62. None of the above observations should cast doubt upon the importance of such large-scale liturgies. I am thinking here particularly of celebrations at international gatherings, which nowadays are held with greater frequency. The most should be made of these occasions. In order to express more clearly the unity and universality of the Church, I wish to endorse the proposal made by the Synod of Bishops, in harmony with the directives of the Second Vatican Council, (182) that, with the exception of the readings, the homily and the prayer of the faithful, such liturgies could be celebrated in Latin. Similarly, the better-known prayers (183) of the Church's tradition should be recited in Latin and, if possible, selections of Gregorian chant should be sung. Speaking more generally, I ask that future priests, from their time in the seminary, receive the preparation needed to understand and to celebrate Mass in Latin, and also to use Latin texts and execute Gregorian chant; nor should we forget that the faithful can be taught to recite the more common prayers in Latin, and also to sing parts of the liturgy to Gregorian chant. (184)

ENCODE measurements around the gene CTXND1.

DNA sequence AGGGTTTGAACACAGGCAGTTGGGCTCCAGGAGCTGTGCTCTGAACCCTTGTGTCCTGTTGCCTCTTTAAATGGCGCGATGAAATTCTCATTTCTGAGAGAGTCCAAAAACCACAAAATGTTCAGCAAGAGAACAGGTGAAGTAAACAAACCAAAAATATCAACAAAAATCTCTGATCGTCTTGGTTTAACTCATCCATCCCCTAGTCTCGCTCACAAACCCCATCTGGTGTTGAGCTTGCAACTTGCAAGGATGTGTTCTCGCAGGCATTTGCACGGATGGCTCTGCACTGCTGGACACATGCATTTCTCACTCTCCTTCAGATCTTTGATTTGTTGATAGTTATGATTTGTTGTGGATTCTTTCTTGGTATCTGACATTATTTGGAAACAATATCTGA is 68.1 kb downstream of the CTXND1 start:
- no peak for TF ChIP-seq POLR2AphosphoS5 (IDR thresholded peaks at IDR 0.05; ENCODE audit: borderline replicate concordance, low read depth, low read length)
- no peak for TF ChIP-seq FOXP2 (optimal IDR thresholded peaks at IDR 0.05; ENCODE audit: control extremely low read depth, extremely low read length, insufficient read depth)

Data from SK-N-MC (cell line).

Eucharistic celebrations in small groups
63. A very different situation arises when, in the interest of more conscious, active and fruitful participation, pastoral circumstances favour small group celebrations. While acknowledging the formative value of this approach, it must be stated that such celebrations should always be consonant with the overall pastoral activity of the Diocese. These celebrations would actually lose their catechetical value if they were felt to be in competition with, or parallel to, the life of the particular Church. In this regard, the Synod set forth some necessary criteria: small groups must serve to unify the community, not to fragment it; the beneficial results ought to be clearly evident; these groups should encourage the fruitful participation of the entire assembly, and preserve as much as possible the unity of the liturgical life of individual families. (185)